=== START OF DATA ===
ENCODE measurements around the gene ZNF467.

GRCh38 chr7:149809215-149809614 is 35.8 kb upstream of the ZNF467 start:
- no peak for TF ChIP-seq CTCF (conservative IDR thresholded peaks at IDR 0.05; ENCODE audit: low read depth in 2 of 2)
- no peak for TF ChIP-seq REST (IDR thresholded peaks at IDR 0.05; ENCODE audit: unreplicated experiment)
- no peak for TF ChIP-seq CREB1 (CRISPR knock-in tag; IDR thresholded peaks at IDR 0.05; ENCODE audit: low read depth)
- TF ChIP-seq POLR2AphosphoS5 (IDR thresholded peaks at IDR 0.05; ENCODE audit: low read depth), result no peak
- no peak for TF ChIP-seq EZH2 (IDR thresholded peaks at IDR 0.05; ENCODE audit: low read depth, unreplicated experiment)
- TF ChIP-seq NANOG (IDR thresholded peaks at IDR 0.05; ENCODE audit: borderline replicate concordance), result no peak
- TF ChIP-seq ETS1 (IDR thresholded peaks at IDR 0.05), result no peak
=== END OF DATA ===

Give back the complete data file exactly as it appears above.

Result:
ENCODE measurements around the gene ZNF467.

GRCh38 chr7:149809215-149809614 is 35.8 kb upstream of the ZNF467 start:
- no peak for TF ChIP-seq CTCF (conservative IDR thresholded peaks at IDR 0.05; ENCODE audit: low read depth in 2 of 2)
- no peak for TF ChIP-seq REST (IDR thresholded peaks at IDR 0.05; ENCODE audit: unreplicated experiment)
- no peak for TF ChIP-seq CREB1 (CRISPR knock-in tag; IDR thresholded peaks at IDR 0.05; ENCODE audit: low read depth)
- TF ChIP-seq POLR2AphosphoS5 (IDR thresholded peaks at IDR 0.05; ENCODE audit: low read depth), result no peak
- no peak for TF ChIP-seq EZH2 (IDR thresholded peaks at IDR 0.05; ENCODE audit: low read depth, unreplicated experiment)
- TF ChIP-seq NANOG (IDR thresholded peaks at IDR 0.05; ENCODE audit: borderline replicate concordance), result no peak
- TF ChIP-seq ETS1 (IDR thresholded peaks at IDR 0.05), result no peak